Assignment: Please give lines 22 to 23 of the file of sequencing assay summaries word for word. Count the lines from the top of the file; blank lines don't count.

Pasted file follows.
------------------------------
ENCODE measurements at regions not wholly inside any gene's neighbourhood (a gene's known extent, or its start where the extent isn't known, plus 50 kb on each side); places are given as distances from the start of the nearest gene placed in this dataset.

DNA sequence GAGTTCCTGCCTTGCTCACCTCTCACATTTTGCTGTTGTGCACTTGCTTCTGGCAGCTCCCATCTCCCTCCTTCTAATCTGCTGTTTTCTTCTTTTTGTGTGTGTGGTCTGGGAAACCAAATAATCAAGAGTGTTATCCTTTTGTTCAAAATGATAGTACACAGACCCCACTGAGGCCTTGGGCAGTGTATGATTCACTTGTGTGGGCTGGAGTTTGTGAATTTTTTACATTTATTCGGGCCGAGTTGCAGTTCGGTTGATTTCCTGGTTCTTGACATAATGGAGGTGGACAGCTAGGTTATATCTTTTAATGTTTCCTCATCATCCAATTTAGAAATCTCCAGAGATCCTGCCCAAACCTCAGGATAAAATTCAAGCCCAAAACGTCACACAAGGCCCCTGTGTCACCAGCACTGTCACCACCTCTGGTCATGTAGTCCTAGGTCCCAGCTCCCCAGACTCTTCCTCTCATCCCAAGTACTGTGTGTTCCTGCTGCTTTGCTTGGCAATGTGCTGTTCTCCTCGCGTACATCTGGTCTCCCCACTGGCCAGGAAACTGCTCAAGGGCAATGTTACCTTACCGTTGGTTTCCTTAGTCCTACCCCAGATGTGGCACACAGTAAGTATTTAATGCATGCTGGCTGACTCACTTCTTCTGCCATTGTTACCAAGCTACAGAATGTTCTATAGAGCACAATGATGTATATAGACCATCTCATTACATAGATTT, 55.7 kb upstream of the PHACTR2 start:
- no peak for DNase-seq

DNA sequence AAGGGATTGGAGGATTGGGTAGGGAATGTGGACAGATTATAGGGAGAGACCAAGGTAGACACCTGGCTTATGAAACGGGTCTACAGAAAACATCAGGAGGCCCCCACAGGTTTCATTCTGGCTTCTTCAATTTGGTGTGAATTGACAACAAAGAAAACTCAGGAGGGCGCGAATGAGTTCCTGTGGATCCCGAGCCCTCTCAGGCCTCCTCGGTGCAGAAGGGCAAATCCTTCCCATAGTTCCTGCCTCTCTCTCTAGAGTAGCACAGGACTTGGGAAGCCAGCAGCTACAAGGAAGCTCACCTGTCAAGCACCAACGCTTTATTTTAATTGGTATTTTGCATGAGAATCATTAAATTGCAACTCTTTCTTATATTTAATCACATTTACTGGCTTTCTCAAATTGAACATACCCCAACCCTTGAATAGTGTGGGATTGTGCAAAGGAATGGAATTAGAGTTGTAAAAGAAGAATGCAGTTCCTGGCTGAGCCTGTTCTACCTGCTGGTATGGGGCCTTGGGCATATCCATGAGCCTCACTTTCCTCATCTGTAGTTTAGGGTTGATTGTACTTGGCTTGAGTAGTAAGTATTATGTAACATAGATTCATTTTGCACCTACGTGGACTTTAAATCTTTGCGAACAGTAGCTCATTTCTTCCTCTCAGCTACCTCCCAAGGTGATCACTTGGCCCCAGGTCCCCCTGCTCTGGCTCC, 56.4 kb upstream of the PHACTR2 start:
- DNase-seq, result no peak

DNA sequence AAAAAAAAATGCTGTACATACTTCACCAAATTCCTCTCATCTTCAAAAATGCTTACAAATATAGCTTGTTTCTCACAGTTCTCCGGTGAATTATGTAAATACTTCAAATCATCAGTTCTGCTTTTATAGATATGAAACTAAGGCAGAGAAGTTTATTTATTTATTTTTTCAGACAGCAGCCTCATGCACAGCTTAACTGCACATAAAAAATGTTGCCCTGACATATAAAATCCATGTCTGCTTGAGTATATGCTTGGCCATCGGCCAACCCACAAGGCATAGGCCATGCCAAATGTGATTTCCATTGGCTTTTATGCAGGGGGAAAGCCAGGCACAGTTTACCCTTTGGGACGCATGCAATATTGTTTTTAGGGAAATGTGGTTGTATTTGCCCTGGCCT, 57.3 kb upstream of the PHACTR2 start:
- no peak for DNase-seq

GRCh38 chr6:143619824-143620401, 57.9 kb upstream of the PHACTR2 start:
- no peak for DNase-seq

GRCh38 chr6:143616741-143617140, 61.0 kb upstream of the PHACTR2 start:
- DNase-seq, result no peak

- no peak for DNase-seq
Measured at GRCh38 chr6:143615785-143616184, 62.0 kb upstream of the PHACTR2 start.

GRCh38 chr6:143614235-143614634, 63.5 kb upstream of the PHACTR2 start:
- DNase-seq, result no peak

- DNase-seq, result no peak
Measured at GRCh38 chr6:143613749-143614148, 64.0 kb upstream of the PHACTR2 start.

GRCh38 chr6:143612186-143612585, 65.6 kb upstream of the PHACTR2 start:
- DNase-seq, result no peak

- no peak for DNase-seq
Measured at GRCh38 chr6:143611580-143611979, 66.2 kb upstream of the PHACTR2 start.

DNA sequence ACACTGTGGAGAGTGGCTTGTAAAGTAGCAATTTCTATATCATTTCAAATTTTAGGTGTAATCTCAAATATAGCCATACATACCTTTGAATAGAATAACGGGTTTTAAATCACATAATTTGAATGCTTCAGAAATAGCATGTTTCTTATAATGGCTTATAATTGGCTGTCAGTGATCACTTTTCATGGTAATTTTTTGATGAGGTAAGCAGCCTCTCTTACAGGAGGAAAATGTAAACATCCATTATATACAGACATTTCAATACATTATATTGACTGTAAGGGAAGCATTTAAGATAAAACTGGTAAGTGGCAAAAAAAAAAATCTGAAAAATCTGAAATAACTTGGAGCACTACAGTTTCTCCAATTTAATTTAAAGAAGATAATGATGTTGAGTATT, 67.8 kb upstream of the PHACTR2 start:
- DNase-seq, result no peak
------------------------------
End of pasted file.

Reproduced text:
DNA sequence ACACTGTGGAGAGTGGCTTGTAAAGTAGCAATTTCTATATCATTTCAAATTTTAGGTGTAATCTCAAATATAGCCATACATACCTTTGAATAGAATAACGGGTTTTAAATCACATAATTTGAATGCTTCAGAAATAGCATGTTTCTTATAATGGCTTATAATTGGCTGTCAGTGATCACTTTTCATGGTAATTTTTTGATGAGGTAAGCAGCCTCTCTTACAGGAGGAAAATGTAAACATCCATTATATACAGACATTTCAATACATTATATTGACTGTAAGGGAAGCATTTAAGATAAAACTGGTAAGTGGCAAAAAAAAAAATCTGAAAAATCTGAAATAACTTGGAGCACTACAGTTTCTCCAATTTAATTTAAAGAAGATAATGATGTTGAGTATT, 67.8 kb upstream of the PHACTR2 start:
- DNase-seq, result no peak